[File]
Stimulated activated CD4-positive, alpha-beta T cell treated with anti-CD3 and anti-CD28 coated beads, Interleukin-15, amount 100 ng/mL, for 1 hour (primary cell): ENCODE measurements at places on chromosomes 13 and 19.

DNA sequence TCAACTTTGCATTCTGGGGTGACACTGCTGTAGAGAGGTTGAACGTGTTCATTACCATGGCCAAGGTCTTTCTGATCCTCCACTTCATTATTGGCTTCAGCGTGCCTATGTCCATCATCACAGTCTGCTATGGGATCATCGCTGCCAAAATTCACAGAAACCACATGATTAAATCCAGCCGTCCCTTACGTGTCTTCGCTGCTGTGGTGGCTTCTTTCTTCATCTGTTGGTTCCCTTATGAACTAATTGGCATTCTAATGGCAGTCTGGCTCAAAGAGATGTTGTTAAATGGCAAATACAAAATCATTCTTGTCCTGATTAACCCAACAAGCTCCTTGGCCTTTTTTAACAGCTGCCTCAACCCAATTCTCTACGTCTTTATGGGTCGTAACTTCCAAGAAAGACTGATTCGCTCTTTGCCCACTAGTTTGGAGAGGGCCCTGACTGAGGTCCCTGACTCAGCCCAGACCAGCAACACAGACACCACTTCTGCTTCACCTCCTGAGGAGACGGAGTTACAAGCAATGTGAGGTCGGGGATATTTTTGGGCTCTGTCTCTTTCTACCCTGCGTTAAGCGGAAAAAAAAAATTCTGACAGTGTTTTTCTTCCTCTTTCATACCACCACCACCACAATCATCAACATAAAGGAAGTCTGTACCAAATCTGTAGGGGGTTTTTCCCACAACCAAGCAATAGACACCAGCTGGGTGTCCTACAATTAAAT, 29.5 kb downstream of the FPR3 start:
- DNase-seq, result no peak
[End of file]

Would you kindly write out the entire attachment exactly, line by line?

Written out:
Stimulated activated CD4-positive, alpha-beta T cell treated with anti-CD3 and anti-CD28 coated beads, Interleukin-15, amount 100 ng/mL, for 1 hour (primary cell): ENCODE measurements at places on chromosomes 13 and 19.

DNA sequence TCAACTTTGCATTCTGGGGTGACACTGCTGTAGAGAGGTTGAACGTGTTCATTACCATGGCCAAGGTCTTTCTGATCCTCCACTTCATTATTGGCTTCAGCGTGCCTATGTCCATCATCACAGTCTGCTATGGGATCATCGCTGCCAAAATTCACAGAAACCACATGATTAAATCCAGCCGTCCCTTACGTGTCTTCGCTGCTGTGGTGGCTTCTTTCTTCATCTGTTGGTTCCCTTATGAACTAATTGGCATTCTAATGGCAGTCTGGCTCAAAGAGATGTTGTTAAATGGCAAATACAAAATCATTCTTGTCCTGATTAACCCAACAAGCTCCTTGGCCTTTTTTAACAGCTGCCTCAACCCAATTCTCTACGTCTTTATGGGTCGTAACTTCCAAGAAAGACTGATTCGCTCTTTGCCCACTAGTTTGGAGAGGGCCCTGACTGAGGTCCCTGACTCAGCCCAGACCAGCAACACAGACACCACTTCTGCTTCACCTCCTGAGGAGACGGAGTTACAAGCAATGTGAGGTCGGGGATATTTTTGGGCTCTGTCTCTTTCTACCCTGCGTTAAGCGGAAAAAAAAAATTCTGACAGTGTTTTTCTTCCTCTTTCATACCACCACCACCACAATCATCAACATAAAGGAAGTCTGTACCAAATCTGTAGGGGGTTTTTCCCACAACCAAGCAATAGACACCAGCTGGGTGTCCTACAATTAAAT, 29.5 kb downstream of the FPR3 start:
- DNase-seq, result no peak